The Killers frontman Brandon Flowers grew up in Las Vegas, and he cares a lot about his hometown. He’s talked about how he wanted to be a valet parker when he was a kid, and in a new op-ed for The Las Vegas Review-Journal, he calls for higher wages and fairer treatment of valet parkers at Las Vegas hotels. Read the whole thing below.
As crazy as it sounds, my childhood dream was to be a valet parker. For a hard-working Vegas kid too restless for a desk job, valet was it. It wasn’t just about parking cars, it was about being the first face you see when you arrive at the hotel — the hookup who knew the ins and outs of the town.
My family has a long history of working in Vegas. I had one grandmother at the Golden Nugget and another at the Stardust. I had aunts at Harrah’s, uncles at Bellagio and the Showboat, cousins at the Luxor and Orleans, my old man at Treasure Island. I had jobs at the Gold Coast, Aladdin and Caesars. Wages and tips are important to every worker in town, and they used to be enough to support a Vegas family.
Now the valet profession is undergoing a big change. Hotels are starting to charge for self and valet parking, but they are not raising the valet salaries. It’s hard to explain how sacrilegious paid parking feels in a city known for sin, but I believe that the consequences of this are very real to a large group of people.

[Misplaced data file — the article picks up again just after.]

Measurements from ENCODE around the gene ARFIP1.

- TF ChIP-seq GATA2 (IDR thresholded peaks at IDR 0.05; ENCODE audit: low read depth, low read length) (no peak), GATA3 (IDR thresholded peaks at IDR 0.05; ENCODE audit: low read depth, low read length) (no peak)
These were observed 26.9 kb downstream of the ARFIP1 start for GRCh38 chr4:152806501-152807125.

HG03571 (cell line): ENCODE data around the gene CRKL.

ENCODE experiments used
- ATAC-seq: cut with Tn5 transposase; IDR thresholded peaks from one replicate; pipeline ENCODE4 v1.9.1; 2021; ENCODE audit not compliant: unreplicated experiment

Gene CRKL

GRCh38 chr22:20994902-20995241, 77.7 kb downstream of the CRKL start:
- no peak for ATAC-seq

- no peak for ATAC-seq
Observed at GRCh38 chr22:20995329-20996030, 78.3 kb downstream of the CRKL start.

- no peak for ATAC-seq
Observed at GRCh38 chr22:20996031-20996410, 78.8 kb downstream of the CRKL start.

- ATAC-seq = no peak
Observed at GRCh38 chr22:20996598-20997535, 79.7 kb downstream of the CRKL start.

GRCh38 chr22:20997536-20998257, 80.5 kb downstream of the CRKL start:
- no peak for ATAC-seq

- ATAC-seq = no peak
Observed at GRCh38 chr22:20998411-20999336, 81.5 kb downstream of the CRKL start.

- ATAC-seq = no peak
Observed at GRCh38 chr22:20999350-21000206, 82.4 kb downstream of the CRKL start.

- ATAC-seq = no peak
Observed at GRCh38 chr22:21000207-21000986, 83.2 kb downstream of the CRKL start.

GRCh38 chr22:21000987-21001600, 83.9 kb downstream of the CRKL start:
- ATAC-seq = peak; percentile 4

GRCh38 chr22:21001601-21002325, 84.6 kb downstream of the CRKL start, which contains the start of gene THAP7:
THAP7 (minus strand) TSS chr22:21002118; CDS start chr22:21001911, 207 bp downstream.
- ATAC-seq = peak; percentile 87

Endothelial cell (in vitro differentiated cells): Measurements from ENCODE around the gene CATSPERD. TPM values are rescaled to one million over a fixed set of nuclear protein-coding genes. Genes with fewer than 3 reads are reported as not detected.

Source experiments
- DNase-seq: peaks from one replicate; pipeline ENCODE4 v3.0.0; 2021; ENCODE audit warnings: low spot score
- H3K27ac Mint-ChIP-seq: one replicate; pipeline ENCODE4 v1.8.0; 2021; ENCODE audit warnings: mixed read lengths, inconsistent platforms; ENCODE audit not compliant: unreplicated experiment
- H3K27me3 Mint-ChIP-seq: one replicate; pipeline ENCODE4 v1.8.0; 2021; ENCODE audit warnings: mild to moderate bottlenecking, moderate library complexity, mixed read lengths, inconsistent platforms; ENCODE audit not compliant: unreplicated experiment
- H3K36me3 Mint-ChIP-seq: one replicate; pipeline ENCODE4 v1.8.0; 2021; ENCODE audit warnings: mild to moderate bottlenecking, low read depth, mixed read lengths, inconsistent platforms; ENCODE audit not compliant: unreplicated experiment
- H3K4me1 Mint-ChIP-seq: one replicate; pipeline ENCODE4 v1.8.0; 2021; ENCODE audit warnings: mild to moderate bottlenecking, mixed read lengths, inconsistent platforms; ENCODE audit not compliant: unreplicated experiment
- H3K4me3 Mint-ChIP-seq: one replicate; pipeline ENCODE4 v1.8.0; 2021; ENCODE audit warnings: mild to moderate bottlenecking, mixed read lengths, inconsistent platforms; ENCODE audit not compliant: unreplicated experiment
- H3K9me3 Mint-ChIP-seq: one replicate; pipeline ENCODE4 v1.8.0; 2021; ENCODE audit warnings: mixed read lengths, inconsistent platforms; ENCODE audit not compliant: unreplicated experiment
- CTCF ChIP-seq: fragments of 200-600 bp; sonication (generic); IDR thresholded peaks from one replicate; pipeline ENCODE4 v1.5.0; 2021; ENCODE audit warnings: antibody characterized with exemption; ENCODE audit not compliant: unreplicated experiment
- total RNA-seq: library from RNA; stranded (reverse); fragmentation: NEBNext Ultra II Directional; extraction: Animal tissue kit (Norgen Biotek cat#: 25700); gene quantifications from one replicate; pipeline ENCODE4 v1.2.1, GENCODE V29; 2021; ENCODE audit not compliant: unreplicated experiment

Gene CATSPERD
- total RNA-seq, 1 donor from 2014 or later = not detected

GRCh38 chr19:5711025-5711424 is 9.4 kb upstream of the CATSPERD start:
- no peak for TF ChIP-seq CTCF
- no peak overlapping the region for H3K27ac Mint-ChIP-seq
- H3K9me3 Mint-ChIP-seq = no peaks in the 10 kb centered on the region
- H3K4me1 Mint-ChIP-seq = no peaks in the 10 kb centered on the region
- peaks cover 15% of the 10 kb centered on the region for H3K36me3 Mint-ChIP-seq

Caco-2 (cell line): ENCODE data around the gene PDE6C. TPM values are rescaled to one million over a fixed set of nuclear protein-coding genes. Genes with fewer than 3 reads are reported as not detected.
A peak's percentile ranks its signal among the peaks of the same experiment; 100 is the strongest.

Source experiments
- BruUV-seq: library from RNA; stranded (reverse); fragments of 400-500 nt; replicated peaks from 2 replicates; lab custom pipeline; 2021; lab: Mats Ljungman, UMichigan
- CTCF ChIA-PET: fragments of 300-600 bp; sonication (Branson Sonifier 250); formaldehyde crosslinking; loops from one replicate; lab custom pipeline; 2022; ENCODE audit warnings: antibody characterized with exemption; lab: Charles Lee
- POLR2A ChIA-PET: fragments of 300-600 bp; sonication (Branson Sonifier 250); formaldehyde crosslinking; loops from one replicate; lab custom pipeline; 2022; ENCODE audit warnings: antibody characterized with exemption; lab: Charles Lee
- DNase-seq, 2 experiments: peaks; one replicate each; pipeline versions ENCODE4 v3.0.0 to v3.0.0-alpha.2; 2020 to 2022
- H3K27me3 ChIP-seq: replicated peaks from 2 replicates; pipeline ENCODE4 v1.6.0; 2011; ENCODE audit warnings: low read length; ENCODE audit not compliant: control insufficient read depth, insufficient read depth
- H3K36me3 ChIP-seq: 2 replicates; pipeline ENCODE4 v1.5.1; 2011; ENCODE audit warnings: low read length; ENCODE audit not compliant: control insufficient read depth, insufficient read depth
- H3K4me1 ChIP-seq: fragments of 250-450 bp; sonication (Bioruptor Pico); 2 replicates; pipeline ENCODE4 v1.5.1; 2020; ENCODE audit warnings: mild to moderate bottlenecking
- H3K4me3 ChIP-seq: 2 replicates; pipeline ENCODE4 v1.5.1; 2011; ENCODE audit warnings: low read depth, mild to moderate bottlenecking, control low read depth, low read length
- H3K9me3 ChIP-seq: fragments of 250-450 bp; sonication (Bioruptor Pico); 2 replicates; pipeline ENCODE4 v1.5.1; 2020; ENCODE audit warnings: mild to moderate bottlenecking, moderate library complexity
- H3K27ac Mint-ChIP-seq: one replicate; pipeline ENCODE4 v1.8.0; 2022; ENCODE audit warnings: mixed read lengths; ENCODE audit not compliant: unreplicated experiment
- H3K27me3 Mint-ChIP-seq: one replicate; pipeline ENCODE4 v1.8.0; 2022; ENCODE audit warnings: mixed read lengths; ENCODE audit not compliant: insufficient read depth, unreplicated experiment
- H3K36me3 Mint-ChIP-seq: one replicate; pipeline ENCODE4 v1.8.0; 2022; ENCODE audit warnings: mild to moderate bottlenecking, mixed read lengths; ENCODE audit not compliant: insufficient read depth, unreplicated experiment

When you have to pay $13 or $17 to park with valet, people will start avoiding it. If they do cough up the high fees for what used to be a free service, people will be much less inclined to give a good tip. In some places, when you want to leave a tip and pay with a credit card, there isn’t even a tip line! I can walk into just about any fast food restaurant, order at the counter, throw my own trash away when I’m done eating, and still that receipt has a line on it to leave a tip.
I’m upset because these are my people. These are the people that keep Vegas moving and they don’t deserve to take this kind of hit. Valet parkers have long days, running back and forth, trying to provide good service and taking care of your car. This isn’t right. This isn’t Vegas. This needs to change.
I am not a journalist. but the recent and impending changes to valet parking on the Strip have compelled me to speak up. Please join me in showing support for these hard working professionals by remembering to tip, and writing the resort operators to complain and push for what is right.